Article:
- 'Unbundled' not the same as 'Naked'
- 'Line Rental' does not equal 'Voice Service'
- Bundled services are overall still the cheapest option, regardless of your needs
Increasingly, customers want the benefit of a fixed line broadband connection without having to pay for the dreaded ‘line rental’, which most people associate with a landline telephone service that they don’t need or want. This has led to the rise of Naked ADSL, which offers ADSL broadband with no line rental to pay; but people get this confused with very cheap-looking plans for ‘Broadband Only’, or ‘Unbundled ADSL2+’. These are not the same thing: these are plans for a broadband link…over a standard phone line…where the line is being shared with another provider. Confusing? Let’s see if we can make some sense of all of this.
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Line Rental ≠ Voice Service
The mental barrier people have is equating the charge for line rental with a cost for providing a landline telephone voice service. Most people understand that the humble telephone socket leads to a copper wire, which can carry voice and broadband. But when asked to pay a $30 Line Rental fee, they balk at the idea of paying for a voice service they don’t want.
This overlooks the point – it’s called ‘Line Rental’ for a reason. You pay it because you are renting that line for a service – that being, the broadband connection. It’s a valid charge whether you use the telephone or not.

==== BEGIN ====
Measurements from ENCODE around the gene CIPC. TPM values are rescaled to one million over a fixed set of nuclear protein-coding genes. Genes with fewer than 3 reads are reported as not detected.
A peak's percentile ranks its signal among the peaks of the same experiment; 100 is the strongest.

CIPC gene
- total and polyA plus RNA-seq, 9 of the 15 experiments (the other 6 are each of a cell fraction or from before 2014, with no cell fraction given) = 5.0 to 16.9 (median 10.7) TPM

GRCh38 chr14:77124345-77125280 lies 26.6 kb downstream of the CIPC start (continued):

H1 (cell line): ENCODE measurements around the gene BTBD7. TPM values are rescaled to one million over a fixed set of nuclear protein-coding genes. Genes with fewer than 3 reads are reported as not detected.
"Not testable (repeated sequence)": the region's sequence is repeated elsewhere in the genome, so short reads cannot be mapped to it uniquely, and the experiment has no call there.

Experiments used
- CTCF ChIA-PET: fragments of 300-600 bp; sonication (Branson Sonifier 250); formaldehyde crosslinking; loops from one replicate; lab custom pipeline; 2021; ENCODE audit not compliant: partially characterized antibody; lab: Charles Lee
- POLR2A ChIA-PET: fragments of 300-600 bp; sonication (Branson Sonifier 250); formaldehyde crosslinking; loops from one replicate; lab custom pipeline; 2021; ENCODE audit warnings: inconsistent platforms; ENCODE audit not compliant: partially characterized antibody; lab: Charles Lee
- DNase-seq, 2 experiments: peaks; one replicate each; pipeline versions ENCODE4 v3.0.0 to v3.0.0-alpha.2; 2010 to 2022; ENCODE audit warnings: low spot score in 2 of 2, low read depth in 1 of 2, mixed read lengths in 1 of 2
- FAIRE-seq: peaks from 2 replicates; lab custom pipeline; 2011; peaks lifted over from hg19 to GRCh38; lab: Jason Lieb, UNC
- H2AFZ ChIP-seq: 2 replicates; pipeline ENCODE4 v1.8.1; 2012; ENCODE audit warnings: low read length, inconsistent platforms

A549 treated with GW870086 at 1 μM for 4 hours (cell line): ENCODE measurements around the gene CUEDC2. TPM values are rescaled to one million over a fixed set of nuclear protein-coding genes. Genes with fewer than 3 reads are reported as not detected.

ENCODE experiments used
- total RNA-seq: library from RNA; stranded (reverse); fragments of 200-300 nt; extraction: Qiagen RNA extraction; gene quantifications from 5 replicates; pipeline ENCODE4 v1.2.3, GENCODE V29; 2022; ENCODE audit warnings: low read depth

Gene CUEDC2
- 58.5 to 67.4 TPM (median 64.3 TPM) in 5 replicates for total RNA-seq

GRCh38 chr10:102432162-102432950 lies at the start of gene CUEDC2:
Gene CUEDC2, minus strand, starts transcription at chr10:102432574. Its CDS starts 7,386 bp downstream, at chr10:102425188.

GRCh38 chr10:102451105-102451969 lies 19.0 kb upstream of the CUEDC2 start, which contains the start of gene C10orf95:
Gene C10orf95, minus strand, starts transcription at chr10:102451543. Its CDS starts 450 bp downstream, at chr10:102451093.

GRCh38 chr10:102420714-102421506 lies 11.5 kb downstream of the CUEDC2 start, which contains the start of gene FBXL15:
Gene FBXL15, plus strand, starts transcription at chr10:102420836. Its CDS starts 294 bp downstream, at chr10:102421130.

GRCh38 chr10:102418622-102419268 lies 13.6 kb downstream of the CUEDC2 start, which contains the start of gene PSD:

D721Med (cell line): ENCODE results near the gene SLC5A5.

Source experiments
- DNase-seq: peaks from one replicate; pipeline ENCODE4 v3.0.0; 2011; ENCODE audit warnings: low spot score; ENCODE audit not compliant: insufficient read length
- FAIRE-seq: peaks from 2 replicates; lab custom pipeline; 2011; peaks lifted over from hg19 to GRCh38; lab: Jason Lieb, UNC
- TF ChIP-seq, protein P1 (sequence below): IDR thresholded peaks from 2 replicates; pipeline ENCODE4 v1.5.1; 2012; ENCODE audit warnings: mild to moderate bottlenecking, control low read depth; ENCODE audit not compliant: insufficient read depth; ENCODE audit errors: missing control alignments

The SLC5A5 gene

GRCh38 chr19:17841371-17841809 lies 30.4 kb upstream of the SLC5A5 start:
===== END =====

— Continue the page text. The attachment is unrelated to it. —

Then why provide a phone service at all?
Why do you think? Because they want you to use it, so they can charge you for calls! If you don’t use it – if you NEVER plug in a handset at all, then guess what? You won’t pay for calls.
The truth is a little more complex; the whole network was designed with telephone in mind, so the telephone signal provides the baseline for everything else – fax, alarm systems, and of course broadband. So the voice service is included due to a mix of technological need, regulation (Telstra is still obliged to provide access to fixed-line voice services) and greed.
Why separate the charge for line rental? Why does it have to be itemized?
In part, you might conclude that by separating the ‘line rental’ fee from the ‘broadband’ fee, this gives ISPs room to advertise really cheap plans, and then pulling a double switch on the customer once they’ve called in and are too tired to argue. That might be the case – TPG just fought a battle in the High Court over that.
But the reality is that when it comes to ADSL, no ISP connects to your home. The closest their own network can get is to your local telephone exchange. From there, they have to piggyback on a network that DOES reach to individual homes – and that’s the Public Telephone System. And that belongs to Telstra.
So whether you like it or not, Telstra makes money on every ADSL connection in Australia, by providing the “1st Layer” network linking your home to the “2nd Layer” network of your choice.
ISPs can take advantage of this by basically saying ‘Look…we only want to charge you $30 a month…but Telstra want $30 to link you to us. So it’s a $60 bundle. Sorry”.
Even with that taken into account, ADSL is still the cheapest and most widely available means to connect to the net with a lot of data and high speeds.
So what’s Naked DSL?
Hint: it's not exactly this
Naked DSL is a product designed to get people over the hump of ‘I don’t want to pay line rental because I don’t use the phone”. It still uses the exact same line, and your ISP still pays an access fee to Telstra to use that line – but the voice service is not included at all. For whatever reason, this condition allows the ISP to simply fold their wholesale cost into the overall cost for service – without having to itemize it as ‘line rental’.